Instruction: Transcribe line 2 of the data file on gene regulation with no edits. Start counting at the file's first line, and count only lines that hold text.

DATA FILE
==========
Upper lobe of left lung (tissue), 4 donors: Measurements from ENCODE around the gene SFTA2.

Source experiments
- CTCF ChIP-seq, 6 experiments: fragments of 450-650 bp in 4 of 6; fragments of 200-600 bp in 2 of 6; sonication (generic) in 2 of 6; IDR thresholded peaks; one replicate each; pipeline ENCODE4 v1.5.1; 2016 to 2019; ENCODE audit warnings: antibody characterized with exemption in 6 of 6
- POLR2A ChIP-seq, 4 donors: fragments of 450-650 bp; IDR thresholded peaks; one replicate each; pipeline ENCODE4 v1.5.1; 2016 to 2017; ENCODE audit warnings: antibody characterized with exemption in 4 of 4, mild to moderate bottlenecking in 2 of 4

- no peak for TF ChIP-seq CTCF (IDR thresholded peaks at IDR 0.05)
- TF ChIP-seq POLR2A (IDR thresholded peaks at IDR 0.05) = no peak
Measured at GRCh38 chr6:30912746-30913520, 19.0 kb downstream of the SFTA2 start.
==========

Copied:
Source experiments